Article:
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It is heartbreaking to seem what is happening to her....how do I handle this?

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Question - (30 September 2006) 4 Answers - (Newest, 30 September 2006)
A female , anonymous writes:

Not sure that this is the right type of question for this sight but have read some answers here..a lot of sweet people with good insight respond. My mom has alzheimers and I try to go and see her every second weekend. She is not in this city. I work at a pretty intense career here. Here is my problem. When mom was in the early stages of alzheimers I was able to hold it together but it has gotten pretty bad lately. She still looks youthful but the changes that have come over her lately are huge....it is heartbreaking to seem what is happening to her. I am a pretty strong person but lately I burst into tears for no reason and I know it is because of mom. The last time I went to see her I cried all the way home...made me a bit of a driving hazard I guess. I just do not know where this emotional instablilty is coming from and I wondered if anyone had any advice on how to handle this. Any replies greatly appreciated.

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A female reader, eyeswideopen United States +, writes (30 September 2006):

eyeswideopen agony auntI agree with the aunts. Support groups will enable you to get some comfort and insight on how to deal with this horribly cruel disease. You will find comfort there. Good luck.

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A male reader, fallenman United Kingdom +, writes (30 September 2006):

fallenman agony auntAs others have already stated the effects of Alzheimer's I won't repeat it all again. The emotional response you are experiencing is one of pending and actual loss. Ok so now what do you do with it?

What I am about to say is nearly as painful as the loss itself. You need to accept that you will loose your mom and then give her permission to go. You should do this on your own or with a counsellor as it refers to you and not your mom. When you have internally given your mom permission to go the sense of loss will deminish.

It works like this, if you give something away you don't feel the loss, but if something is taken from you, you feel the loss. So although it will be painful to let your mom go it is the lessser of two.

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A female reader, old woman in a shoe +, writes (30 September 2006):

This is heartbreaking. Alzhiemers is an insidious disease, muddling the mind and leaving only a shadow of what was once a whole person. Mothers are so important to us and you truly never outgrow them. If I were you I would feel the loss almost as keenly as I would if my mother had passed away. However, you end up with the reality that she is alive but hardly who she once was. It is a loss and could certainly explain your anguish. That being what it is, you need to help yourself in order to help her. If you are finding yourself overwhelmed and sad frequently you may have some depression stemming from this situation and whatever else life has handed you. I think finding support groups would be a wonderful idea. If you can't seem to shake this sadness you might also consider talking to your doctor about the issue. Life is hard enough when we are 100%, operating on less is quite difficult. Take care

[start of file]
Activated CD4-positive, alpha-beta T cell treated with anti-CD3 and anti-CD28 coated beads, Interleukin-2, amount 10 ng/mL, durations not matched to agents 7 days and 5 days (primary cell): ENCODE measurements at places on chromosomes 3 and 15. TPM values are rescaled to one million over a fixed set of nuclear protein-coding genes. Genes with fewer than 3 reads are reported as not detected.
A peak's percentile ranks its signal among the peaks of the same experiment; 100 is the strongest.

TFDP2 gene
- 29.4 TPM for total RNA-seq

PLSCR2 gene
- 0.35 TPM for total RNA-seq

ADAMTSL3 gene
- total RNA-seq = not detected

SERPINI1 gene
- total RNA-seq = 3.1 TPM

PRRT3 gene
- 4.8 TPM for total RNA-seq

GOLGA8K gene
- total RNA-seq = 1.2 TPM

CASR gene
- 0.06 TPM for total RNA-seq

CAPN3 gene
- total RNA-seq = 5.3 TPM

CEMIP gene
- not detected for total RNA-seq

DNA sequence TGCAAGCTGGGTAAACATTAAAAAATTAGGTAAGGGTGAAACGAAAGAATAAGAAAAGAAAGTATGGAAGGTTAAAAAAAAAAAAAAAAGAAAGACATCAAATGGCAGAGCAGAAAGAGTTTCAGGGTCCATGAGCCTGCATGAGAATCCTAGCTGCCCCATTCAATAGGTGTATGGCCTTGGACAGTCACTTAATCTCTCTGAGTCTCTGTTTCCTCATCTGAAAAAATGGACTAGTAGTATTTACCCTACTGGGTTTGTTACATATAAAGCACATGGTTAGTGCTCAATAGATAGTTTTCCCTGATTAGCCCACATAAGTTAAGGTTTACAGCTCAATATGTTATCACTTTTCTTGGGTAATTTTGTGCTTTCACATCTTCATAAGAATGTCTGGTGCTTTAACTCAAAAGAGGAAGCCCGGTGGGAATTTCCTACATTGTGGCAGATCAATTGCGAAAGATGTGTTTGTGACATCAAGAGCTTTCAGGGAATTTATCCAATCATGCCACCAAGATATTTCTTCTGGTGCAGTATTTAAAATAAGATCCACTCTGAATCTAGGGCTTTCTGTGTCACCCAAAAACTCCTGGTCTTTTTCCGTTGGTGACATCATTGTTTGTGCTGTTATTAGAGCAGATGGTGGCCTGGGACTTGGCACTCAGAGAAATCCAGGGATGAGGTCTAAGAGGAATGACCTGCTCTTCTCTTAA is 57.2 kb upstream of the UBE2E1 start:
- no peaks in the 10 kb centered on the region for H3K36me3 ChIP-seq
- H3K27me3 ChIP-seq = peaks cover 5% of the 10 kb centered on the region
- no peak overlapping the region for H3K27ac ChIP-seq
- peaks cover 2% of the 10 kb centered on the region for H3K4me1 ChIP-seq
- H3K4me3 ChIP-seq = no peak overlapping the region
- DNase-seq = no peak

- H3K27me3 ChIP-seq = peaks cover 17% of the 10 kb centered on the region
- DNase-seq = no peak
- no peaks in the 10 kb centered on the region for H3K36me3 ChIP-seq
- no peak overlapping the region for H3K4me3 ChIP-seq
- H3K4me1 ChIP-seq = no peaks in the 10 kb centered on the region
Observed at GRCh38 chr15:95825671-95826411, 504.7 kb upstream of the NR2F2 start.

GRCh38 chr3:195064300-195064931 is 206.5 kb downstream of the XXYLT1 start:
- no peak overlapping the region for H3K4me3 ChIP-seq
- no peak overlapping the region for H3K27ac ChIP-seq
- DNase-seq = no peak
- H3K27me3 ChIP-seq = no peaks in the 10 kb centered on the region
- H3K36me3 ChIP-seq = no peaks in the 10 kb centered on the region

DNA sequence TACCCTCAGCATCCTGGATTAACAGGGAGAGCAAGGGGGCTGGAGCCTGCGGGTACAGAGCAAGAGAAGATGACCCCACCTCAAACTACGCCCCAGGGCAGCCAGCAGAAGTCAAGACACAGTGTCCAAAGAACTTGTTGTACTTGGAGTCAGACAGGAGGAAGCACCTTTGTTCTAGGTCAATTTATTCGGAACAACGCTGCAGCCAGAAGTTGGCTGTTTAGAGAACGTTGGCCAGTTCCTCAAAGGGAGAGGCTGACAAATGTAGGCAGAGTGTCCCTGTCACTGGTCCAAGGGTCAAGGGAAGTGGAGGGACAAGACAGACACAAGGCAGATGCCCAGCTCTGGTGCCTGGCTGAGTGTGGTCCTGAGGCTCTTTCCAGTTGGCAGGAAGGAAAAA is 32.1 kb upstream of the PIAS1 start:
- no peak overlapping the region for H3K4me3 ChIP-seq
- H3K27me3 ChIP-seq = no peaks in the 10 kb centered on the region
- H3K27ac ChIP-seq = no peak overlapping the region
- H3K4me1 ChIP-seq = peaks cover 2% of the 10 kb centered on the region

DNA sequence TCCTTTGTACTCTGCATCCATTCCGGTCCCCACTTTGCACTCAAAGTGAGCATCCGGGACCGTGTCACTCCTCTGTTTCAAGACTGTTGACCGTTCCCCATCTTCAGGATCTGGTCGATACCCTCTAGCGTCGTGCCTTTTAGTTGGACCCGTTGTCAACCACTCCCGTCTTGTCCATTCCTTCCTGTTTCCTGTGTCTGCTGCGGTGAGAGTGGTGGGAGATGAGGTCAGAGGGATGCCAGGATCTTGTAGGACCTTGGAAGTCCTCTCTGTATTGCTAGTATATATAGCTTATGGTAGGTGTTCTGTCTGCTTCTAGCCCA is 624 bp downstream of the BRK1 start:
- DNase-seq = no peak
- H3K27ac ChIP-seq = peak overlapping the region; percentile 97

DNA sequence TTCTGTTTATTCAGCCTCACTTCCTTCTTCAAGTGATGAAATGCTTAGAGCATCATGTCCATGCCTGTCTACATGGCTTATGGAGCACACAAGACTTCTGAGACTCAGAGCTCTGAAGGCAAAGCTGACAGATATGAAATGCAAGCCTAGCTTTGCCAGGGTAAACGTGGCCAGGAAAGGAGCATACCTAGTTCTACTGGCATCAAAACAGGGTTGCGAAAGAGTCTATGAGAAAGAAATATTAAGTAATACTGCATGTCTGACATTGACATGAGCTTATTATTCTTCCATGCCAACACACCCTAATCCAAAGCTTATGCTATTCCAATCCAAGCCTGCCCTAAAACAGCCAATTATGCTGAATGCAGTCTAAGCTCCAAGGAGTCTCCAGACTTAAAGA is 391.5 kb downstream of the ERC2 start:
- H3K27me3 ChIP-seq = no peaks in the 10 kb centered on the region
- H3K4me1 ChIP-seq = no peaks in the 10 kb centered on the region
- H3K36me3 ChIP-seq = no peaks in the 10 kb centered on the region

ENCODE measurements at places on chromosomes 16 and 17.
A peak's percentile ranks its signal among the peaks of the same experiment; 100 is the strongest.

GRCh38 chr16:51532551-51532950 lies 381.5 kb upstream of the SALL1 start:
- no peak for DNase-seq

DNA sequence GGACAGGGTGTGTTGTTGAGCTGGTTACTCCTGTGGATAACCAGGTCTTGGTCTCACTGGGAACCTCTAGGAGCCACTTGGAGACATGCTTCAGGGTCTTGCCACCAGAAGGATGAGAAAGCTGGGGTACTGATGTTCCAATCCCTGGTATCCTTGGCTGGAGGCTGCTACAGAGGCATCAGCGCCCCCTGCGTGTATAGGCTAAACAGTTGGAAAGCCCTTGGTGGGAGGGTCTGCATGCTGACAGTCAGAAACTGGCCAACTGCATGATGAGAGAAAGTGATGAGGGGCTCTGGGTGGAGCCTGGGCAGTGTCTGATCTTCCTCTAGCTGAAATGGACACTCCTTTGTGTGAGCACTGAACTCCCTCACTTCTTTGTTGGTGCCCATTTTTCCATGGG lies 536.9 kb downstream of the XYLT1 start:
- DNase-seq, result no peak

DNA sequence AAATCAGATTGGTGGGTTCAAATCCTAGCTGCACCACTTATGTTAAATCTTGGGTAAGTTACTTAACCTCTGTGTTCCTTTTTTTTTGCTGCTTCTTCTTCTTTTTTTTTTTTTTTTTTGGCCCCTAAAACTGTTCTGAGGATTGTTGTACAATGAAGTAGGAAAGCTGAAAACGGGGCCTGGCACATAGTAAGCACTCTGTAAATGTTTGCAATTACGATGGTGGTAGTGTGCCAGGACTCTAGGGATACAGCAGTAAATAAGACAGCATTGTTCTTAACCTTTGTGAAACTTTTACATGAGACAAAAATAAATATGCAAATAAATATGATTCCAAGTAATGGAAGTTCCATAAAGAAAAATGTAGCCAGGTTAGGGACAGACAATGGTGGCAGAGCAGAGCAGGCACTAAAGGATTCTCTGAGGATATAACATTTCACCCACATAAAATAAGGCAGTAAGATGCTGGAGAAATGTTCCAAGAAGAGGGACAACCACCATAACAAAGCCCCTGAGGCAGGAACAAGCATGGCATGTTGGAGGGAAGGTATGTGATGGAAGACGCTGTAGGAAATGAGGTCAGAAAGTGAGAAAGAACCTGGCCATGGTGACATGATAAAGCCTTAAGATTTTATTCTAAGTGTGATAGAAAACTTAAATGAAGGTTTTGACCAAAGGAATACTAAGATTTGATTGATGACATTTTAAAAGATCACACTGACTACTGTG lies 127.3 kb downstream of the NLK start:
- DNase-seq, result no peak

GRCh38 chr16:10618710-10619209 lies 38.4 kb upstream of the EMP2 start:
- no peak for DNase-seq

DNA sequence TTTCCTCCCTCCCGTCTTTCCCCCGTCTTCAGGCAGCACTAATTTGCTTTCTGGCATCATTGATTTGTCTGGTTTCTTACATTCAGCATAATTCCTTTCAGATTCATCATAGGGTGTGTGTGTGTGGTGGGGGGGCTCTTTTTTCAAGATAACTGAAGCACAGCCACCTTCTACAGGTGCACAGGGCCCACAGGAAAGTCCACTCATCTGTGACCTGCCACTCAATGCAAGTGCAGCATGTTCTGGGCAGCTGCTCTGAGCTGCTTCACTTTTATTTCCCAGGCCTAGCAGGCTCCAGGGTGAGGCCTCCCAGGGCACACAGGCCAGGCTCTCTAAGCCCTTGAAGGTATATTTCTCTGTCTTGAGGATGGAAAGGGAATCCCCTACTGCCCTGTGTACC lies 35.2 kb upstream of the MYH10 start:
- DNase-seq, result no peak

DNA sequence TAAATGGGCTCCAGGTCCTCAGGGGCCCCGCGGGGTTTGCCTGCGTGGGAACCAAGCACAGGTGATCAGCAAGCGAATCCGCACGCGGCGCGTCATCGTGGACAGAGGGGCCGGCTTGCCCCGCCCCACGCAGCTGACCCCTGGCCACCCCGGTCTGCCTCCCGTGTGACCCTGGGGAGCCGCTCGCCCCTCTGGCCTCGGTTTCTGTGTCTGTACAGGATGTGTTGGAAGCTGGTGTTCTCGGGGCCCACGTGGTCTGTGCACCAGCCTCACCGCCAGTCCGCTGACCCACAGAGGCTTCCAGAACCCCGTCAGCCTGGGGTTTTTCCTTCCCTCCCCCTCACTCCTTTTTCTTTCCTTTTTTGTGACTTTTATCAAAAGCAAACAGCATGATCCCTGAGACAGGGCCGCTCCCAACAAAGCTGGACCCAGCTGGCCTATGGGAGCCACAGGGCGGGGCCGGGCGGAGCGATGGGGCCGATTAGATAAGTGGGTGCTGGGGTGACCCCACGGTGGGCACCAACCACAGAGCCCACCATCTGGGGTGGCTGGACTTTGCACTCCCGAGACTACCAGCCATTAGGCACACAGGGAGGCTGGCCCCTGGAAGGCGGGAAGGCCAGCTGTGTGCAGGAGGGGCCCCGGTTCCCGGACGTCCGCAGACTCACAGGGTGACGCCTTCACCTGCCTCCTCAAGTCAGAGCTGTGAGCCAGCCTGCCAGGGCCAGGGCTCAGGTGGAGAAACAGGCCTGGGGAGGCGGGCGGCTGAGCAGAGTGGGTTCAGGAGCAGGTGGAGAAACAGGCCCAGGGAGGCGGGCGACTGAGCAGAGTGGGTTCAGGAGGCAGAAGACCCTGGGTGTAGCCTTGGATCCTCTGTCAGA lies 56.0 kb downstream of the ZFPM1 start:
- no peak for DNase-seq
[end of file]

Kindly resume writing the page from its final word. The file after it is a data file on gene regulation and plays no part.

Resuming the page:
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A female reader, Toria +, writes (30 September 2006):

Toria agony auntWhen something happens to someone close to you it breaks your heart especially someone as close as a mum.

The symptoms of Alzheimer’s are hard to deal with although Alzheimer’s disease does not affect every patient in the same way.

Early in the illness, Alzheimer's patients tend to have less energy and spontaneity, though often no one notices anything unusual. They show minor memory loss and mood swings, and are slow to learn and react. After a while they start to shy away from anything new and prefer the familiar. Memory loss begins to affect job performance. The patient is confused, gets lost easily, and exercises poor judgment.

Then they may need assistance with more complicated activities. Speech and understanding become slower, and they often lose their trail of thought in mid-sentence. They may also get lost while travelling or forget to pay bills. As they become aware of this loss of control, they may become depressed, irritable and restless. The individual is clearly becoming disabled. The distant past may be recalled, while recent events are difficult to remember.

As this advances, it affects their ability to comprehend where they are, the day and the time, and have to be given clear instructions and have them repeated often, As their mind continues to slip away, and they may invent words and not recognize familiar faces.

I've put this here for you to understand that the way she maybe acting like the depression and aggression is due to the Alzheimer's and not actually aimed at you for any reason, although hurtful and very hard on you as you are watching your mum suffering from Alzheimer's and you are seeing less of the person she was in her everytime you see her, but all you can do is be there for her loving her and try your best to do what you can to make things easier for her.

There are plenty of support groups you can attend or you can speak to your doctor for referal to see someone on a one to one basis if you feel you need this.

I hope this helps :o)

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